[ratelimits] Remarks regarding the Knot DNS 1.2.0 RRL implementation

Marek Vavruša marek.vavrusa at nic.cz
Mon Mar 4 16:13:57 UTC 2013

Hi Matthijs,

at first, I was thinking of having multiple bands instead of just
"positive" response.
Similar to a traffic shaping problem where you prioritize smaller packets.
I currently use 1k as a threshold for large packets.
The original idea was - the "smaller" class yields larger portion of
the rate and vice versa.
Thinking about it, it seems quite reasonable and trivial to classify.


On 4 March 2013 13:50, Matthijs Mekking <matthijs at nlnetlabs.nl> wrote:
> Hi Marek,
> I like the idea of having a classification of large responses. It seems
> that the current RRL algorithm does not perform well if an attack is
> able to trigger various positive responses[1]. I agree that such
> performing such an attack is more complex than an ANY or NXDOMAIN
> attack, but it is certainly feasible (especially with NSEC).
> What do you consider large?
> Adding weight to the classes is a direction that we should definitely
> can look into. I guess the "penalty points" used in the Dampening
> proposal can form a good base for that.
> [1]
> http://www.nlnetlabs.nl/downloads/publications/report-rrl-dekoning-rozekrans.pdf
> Best regards,
>   Matthijs
> On 03/01/2013 06:11 PM, Marek Vavruša wrote:
>> Hi again,
>> regarding the previous announcement, I also have some remarks I'd like
>> to share and a few questions open to discussion.
>> As it's based on the RRL memo, it shares all the common traits - token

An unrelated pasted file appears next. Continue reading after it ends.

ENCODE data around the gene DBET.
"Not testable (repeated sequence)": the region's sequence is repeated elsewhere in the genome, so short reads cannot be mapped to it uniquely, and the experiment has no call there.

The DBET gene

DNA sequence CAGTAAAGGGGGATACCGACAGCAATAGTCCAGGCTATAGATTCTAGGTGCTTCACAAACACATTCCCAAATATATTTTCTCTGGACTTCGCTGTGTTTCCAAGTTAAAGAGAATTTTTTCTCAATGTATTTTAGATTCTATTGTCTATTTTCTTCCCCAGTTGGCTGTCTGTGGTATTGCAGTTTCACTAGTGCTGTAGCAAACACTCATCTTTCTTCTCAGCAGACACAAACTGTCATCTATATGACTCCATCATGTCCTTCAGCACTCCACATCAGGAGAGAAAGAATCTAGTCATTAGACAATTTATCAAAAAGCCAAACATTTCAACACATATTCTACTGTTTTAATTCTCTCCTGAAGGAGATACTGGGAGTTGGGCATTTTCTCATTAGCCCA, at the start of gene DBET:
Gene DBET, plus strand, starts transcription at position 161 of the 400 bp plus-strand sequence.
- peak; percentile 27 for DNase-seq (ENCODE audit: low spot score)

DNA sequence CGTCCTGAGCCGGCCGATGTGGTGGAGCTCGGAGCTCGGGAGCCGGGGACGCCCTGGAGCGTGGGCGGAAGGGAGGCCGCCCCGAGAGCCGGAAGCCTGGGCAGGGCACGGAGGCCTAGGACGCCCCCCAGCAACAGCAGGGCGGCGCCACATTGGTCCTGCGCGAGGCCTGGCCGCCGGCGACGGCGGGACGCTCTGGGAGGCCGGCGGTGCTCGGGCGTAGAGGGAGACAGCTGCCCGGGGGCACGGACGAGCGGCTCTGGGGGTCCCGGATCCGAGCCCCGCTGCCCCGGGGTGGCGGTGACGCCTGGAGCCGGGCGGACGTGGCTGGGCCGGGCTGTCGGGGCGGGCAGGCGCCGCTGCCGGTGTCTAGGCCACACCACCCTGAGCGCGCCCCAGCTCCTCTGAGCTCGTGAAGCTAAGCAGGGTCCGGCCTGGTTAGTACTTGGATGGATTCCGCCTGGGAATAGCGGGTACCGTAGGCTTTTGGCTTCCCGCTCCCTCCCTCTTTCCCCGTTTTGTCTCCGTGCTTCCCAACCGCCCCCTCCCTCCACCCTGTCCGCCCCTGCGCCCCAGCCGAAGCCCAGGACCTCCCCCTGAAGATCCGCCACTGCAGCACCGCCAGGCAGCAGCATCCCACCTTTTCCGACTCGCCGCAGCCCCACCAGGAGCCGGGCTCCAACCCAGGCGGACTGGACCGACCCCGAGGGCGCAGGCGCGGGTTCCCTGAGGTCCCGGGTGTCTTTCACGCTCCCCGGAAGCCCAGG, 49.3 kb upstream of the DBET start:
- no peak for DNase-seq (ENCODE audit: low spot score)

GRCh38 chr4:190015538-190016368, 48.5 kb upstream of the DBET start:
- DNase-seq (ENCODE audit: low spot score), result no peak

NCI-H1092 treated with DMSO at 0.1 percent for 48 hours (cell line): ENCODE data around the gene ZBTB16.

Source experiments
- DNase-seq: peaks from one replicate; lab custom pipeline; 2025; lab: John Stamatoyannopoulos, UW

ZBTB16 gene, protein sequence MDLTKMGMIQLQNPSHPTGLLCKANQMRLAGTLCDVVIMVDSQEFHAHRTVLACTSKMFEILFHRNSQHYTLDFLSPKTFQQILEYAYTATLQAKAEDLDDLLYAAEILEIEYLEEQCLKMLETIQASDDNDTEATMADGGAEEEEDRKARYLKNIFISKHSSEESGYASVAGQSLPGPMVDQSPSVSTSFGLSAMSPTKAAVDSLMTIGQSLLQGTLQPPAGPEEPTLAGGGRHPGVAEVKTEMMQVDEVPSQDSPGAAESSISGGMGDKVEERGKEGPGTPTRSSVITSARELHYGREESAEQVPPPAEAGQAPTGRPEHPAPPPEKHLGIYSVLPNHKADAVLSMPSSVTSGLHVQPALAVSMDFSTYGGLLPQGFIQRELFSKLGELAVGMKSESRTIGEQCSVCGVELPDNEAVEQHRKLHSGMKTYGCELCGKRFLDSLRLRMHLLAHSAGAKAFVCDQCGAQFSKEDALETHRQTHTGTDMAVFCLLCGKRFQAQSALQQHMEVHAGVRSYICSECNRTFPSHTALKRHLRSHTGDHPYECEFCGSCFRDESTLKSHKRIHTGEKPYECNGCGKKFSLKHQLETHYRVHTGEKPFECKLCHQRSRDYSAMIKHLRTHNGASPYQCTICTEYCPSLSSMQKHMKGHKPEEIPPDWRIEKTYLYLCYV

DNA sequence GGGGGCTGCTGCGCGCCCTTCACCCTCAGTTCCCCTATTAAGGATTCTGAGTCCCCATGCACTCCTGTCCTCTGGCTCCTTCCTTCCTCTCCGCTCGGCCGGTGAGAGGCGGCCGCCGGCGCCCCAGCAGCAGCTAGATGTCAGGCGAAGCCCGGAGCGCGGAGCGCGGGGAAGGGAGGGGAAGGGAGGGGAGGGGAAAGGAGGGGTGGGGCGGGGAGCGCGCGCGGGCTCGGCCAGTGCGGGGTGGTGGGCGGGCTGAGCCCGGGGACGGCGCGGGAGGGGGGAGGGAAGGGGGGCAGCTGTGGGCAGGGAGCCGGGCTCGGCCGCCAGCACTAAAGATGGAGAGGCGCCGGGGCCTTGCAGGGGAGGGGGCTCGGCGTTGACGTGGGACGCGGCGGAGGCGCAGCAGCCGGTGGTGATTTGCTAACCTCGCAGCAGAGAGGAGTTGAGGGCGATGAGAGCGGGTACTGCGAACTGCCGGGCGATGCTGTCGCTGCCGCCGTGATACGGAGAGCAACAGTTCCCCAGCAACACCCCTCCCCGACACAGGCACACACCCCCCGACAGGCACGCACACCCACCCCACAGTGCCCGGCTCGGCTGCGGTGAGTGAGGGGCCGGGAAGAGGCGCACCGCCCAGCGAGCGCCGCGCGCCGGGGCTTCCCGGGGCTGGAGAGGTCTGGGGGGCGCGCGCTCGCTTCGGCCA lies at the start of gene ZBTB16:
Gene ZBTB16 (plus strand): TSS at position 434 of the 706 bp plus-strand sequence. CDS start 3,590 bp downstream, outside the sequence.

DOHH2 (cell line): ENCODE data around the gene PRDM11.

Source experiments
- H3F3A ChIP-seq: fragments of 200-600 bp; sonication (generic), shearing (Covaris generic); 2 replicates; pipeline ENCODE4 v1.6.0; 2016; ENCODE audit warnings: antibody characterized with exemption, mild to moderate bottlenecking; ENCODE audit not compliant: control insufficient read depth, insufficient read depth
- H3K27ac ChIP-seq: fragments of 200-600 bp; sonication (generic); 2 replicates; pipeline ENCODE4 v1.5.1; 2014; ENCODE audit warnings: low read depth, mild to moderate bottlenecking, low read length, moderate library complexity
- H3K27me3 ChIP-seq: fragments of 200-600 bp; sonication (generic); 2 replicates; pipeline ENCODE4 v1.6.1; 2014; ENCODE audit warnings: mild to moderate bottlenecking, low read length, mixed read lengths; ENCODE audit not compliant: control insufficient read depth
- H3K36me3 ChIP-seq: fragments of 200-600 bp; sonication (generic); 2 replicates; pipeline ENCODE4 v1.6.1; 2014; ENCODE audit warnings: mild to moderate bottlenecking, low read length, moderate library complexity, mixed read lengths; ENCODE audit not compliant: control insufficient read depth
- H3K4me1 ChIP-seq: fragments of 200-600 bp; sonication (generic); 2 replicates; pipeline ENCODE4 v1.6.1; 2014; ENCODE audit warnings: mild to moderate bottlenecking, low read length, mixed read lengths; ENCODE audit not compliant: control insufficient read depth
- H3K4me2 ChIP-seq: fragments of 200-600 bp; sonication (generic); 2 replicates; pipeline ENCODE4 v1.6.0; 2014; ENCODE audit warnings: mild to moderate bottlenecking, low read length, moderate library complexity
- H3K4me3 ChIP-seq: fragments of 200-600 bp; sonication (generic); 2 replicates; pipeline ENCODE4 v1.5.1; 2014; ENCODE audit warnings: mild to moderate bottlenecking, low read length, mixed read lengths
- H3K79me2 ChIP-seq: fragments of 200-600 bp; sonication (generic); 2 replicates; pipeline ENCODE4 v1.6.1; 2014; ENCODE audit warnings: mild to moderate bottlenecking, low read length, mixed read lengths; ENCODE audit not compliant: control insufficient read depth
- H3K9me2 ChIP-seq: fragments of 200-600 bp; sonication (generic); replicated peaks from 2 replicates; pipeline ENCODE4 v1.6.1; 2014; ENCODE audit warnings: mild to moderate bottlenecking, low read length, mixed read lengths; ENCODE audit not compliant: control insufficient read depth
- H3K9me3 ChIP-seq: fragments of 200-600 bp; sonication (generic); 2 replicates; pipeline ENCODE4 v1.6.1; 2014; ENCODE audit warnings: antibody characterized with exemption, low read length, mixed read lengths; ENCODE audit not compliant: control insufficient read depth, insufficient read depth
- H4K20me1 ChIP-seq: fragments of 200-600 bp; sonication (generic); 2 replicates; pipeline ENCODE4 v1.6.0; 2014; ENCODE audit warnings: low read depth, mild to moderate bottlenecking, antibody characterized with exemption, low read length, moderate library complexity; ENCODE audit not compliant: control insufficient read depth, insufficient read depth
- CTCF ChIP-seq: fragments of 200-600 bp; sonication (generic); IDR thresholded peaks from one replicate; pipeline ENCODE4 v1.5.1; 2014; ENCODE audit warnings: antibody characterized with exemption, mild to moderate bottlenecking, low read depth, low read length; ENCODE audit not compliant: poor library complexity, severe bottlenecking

>> bucket algorithm, hashtable for buckets etc., so I'll just name what's
>> different. We classify responses into a several groups like positive
>> answers, empty, errors, nxdomain, wildcard, ANY and also
>> DNSSEC-related (like when the qtype is for RRSIG, DNSKEY etc.). We
>> also have a class for large answers (if it doesn't fall into any
>> special class), as the attacker may exploit basically any type in the
>> zone depending on the contents (TXT for example). I also thought about
>> the idea of adding some weights to the classes (like "small response"
>> class could get better rate than a large packet, amplification factor
>> could be a good metric for this).
>> But it didn't get implemented, as I wasn't sure whether it would be
>> worth the extra complexity. Any thoughts?
>> Rest is probably more/less quite similar.
>> Second thing is, how are the buckets stored. We chose a fixed-size
>> hashtable as in the NSD with no chaining, but handle the collisions
>> differently.
>> Because, if the seed (for hashing) is known in advance and the
>> attacker knows a sufficient number of names in the zone, it is
>> possible to precalculate the colliding packets and constantly reset
>> the rate in a bucket, avoiding being limited. Neat hashtable size
>> and a weaker hash function also doesn't help. We introduced a
>> randomized seed in a hash and also, when a collision occurs,
>> bucket enters a "slow-start" mode in which it receives a lesser rate
>> and cannot reset again for a 1 time frame. This is to avoid subsequent
>> collisions like described. Did anyone experience this? Another
>> question is whether this is worth bothering, as there are other
>> inherent and easier weaknesses.
>> Ugh, sorry for the long post.
>> Have a nice weekend,
>> Marek
>> --
>>  Marek Vavrusa Knot DNS
>>  CZ.NIC Labs http://www.knot-dns.cz
>>  -------------------------------------------
>>  Americka 23, 120 00 Praha 2, Czech Republic
>>  WWW: http://labs.nic.cz http://www.nic.cz
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